Several months ago, the Abilene Christian University bookstore found a stash of old inventory and put it on sale for next to nothing. I ordered one of everything, and to my delight, got Leroy Garrett’s autobiography, A Lover’s Quarrel, for 50 cents. What a bargain!
Many have likely never heard of Br. Garrett, but he is one of the founders of the progressive movement in the Churches of Christ. He was a change agent before there were change agents.
Many of his writings are now on the internet. His most significant book is The Stone-Campbell Movement, which is the most influential of all the Restoration Movement histories. If you haven’t read this book, find it and read it.
The book is beautifully written and well-researched. It’s far more honest than most of its competitors, many of which are highly biased.
Garrett invented the term “Stone-Campbell Movement,” giving due credit to Barton W. Stone and the fact that many other American denominations consider themselves restoration movements.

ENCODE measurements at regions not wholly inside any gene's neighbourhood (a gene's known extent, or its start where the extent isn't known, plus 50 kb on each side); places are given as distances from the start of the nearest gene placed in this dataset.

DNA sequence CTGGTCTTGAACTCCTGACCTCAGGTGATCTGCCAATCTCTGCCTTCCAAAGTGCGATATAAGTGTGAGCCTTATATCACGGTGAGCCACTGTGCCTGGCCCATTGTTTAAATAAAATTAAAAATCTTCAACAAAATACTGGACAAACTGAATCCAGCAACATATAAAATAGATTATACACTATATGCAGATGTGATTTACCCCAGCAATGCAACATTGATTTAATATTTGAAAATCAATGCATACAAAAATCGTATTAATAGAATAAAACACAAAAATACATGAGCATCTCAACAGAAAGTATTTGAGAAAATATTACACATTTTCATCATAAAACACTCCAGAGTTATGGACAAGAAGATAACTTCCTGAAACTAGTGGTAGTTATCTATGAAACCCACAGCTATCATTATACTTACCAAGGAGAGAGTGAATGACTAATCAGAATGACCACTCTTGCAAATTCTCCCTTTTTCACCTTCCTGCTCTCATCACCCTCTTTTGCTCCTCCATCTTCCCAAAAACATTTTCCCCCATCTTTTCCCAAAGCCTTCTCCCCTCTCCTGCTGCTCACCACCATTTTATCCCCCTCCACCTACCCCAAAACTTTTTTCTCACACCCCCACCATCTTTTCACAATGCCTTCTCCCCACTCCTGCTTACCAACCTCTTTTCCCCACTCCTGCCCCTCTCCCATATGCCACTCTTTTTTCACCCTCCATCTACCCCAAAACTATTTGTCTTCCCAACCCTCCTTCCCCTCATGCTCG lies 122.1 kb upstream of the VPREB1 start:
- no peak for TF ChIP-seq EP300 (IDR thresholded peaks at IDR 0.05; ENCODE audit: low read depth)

But back to his autobiography. My favorite part is the story about Garrett being arrested on the orders of the leadership of Freed-Hardeman College just to keep him from talking to their students.
Garrett and Carl Ketcherside started what is now sometimes called the progressive movement. All they did was teach the scriptures on unity and grace — and they were branded liberals, heretics, and apostates for their trouble. We owe much to these men.
Anyway, the autobiography ends with an appendix called “What I Want for Churches of Christ,” and there he makes several pleas for our future. And these pleas are well worthy our attention. We’ll take them up in the next several posts.